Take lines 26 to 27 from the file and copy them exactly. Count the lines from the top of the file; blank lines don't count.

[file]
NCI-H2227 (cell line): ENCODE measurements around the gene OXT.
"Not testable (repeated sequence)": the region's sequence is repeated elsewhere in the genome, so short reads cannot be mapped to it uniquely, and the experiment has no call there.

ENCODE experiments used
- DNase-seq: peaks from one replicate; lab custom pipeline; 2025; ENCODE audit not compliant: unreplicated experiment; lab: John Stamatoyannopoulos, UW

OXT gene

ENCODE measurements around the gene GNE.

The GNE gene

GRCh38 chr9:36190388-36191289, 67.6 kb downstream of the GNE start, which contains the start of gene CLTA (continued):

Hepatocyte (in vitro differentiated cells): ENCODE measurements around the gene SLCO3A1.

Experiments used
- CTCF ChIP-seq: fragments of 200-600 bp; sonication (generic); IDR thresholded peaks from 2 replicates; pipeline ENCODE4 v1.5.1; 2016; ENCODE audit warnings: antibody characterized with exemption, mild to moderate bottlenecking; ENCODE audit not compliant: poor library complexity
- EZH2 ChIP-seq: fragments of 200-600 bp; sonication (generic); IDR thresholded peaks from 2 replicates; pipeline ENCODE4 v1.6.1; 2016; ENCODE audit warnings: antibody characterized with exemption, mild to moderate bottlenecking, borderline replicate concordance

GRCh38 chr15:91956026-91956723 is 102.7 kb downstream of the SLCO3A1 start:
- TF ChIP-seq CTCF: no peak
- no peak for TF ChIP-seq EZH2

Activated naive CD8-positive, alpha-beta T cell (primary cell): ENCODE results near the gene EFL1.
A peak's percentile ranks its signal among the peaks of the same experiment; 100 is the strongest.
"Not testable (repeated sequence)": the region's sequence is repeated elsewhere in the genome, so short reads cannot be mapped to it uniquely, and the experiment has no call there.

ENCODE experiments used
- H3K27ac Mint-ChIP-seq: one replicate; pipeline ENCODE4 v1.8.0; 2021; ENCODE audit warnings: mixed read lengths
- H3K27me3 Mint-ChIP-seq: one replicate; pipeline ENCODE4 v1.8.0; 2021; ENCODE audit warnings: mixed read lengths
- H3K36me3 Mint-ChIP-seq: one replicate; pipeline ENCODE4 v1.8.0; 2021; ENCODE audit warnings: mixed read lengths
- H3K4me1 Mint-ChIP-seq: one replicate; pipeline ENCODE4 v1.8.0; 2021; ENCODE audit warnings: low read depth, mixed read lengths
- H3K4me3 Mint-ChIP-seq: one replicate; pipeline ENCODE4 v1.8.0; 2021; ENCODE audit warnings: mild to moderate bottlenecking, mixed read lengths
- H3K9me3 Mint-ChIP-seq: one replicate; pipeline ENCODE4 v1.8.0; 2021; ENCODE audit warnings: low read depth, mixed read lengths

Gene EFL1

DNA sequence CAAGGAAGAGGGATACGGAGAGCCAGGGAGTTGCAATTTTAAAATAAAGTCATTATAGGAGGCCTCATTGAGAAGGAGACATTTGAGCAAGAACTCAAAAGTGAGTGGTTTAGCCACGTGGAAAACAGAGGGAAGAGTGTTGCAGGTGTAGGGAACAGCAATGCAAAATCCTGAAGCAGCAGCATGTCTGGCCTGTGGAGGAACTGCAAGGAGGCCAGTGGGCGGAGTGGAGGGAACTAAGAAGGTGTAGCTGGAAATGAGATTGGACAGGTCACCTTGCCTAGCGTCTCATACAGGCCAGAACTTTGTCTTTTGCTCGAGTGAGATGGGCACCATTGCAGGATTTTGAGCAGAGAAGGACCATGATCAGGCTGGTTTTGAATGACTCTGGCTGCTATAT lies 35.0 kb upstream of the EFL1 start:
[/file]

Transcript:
Gene EFL1

DNA sequence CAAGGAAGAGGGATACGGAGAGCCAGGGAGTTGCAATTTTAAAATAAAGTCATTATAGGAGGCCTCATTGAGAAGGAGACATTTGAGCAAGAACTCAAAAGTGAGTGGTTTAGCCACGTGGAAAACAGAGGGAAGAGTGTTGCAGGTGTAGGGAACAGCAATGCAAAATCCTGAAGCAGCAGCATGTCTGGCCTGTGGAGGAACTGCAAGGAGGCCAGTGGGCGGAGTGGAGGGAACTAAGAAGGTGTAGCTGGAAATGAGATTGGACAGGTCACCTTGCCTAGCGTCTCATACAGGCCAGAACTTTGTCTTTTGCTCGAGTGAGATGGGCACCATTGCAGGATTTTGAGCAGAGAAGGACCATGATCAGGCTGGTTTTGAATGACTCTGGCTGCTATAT lies 35.0 kb upstream of the EFL1 start: